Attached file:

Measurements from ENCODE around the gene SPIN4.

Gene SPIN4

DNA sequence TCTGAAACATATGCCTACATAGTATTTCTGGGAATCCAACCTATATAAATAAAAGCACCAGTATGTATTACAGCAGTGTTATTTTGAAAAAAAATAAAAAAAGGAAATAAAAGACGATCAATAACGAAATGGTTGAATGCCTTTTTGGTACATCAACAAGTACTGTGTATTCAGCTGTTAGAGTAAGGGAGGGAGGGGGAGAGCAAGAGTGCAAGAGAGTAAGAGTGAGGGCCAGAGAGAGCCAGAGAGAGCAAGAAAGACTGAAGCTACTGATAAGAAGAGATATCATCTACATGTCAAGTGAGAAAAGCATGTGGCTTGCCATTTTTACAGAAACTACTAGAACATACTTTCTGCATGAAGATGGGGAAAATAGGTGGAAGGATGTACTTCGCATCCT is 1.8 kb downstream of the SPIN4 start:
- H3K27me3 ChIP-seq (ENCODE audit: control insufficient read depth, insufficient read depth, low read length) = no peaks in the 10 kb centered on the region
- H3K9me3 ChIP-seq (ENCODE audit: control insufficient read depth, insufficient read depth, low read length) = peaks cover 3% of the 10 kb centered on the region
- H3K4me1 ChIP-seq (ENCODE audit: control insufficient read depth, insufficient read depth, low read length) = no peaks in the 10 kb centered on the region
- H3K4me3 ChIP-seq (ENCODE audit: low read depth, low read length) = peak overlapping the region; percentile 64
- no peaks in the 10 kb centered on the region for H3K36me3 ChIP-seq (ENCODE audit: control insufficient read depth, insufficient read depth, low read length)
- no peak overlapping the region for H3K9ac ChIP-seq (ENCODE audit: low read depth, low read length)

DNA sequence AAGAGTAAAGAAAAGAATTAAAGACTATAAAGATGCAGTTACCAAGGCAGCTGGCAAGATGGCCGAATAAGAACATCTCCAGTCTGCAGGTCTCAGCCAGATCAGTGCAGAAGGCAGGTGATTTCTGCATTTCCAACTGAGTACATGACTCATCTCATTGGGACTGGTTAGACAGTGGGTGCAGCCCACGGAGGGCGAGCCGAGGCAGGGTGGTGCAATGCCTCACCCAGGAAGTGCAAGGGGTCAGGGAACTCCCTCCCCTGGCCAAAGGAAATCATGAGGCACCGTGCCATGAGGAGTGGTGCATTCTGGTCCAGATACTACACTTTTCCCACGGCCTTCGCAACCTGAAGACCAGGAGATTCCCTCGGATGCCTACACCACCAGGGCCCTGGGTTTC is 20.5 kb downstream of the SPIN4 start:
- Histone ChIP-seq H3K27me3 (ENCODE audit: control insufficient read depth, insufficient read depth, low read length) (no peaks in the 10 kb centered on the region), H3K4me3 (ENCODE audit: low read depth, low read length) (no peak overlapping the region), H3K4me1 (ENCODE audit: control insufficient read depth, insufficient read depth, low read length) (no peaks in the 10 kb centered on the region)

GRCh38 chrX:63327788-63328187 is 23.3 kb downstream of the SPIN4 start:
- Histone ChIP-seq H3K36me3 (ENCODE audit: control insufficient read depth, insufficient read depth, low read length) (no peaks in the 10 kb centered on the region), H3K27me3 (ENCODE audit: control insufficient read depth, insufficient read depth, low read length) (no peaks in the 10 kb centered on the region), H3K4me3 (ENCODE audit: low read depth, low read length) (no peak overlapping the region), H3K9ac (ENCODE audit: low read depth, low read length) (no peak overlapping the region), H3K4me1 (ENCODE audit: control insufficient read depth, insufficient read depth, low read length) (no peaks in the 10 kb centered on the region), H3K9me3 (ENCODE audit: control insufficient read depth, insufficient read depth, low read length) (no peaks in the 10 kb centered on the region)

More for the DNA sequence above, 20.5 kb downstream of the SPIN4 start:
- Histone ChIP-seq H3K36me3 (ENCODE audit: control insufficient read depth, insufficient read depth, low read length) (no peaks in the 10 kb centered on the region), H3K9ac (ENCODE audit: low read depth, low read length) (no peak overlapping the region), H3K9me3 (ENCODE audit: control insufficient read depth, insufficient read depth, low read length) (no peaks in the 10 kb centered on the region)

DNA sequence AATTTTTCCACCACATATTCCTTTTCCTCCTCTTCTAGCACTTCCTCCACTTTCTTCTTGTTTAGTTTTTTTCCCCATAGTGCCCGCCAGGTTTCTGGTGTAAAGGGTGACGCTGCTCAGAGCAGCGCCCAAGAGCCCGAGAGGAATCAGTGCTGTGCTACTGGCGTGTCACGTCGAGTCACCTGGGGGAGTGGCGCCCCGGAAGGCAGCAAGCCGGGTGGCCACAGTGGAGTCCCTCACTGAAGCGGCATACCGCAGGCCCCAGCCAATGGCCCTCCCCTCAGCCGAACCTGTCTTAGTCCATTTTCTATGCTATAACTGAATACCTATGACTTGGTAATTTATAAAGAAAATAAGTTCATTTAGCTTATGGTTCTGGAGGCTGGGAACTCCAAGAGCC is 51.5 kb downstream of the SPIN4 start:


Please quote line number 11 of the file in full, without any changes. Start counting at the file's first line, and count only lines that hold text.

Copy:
- Histone ChIP-seq H3K27me3 (ENCODE audit: control insufficient read depth, insufficient read depth, low read length) (no peaks in the 10 kb centered on the region), H3K4me3 (ENCODE audit: low read depth, low read length) (no peak overlapping the region), H3K4me1 (ENCODE audit: control insufficient read depth, insufficient read depth, low read length) (no peaks in the 10 kb centered on the region)